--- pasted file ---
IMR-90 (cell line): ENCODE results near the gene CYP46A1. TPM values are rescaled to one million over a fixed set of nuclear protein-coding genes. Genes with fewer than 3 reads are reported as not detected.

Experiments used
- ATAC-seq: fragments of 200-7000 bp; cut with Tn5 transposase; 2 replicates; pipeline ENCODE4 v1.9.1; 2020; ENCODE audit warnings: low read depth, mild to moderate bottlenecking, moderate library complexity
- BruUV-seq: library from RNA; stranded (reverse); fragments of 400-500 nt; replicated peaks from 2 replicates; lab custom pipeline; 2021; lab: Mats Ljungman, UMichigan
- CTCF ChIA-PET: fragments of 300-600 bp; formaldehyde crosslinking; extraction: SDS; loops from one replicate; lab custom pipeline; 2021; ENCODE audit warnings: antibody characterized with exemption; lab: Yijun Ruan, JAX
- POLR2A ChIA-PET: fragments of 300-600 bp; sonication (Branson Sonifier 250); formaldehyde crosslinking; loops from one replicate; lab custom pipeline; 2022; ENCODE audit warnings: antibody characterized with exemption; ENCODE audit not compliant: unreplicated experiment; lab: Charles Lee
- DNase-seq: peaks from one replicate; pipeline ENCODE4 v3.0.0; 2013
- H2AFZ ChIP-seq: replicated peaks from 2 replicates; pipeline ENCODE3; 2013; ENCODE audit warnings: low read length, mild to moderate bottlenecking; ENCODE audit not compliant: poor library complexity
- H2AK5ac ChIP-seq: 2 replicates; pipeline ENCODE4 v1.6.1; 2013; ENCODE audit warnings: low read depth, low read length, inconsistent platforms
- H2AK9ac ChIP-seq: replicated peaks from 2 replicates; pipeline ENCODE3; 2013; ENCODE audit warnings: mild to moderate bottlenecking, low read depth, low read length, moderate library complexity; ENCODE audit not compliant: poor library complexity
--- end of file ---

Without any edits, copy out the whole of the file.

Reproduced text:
IMR-90 (cell line): ENCODE results near the gene CYP46A1. TPM values are rescaled to one million over a fixed set of nuclear protein-coding genes. Genes with fewer than 3 reads are reported as not detected.

Experiments used
- ATAC-seq: fragments of 200-7000 bp; cut with Tn5 transposase; 2 replicates; pipeline ENCODE4 v1.9.1; 2020; ENCODE audit warnings: low read depth, mild to moderate bottlenecking, moderate library complexity
- BruUV-seq: library from RNA; stranded (reverse); fragments of 400-500 nt; replicated peaks from 2 replicates; lab custom pipeline; 2021; lab: Mats Ljungman, UMichigan
- CTCF ChIA-PET: fragments of 300-600 bp; formaldehyde crosslinking; extraction: SDS; loops from one replicate; lab custom pipeline; 2021; ENCODE audit warnings: antibody characterized with exemption; lab: Yijun Ruan, JAX
- POLR2A ChIA-PET: fragments of 300-600 bp; sonication (Branson Sonifier 250); formaldehyde crosslinking; loops from one replicate; lab custom pipeline; 2022; ENCODE audit warnings: antibody characterized with exemption; ENCODE audit not compliant: unreplicated experiment; lab: Charles Lee
- DNase-seq: peaks from one replicate; pipeline ENCODE4 v3.0.0; 2013
- H2AFZ ChIP-seq: replicated peaks from 2 replicates; pipeline ENCODE3; 2013; ENCODE audit warnings: low read length, mild to moderate bottlenecking; ENCODE audit not compliant: poor library complexity
- H2AK5ac ChIP-seq: 2 replicates; pipeline ENCODE4 v1.6.1; 2013; ENCODE audit warnings: low read depth, low read length, inconsistent platforms
- H2AK9ac ChIP-seq: replicated peaks from 2 replicates; pipeline ENCODE3; 2013; ENCODE audit warnings: mild to moderate bottlenecking, low read depth, low read length, moderate library complexity; ENCODE audit not compliant: poor library complexity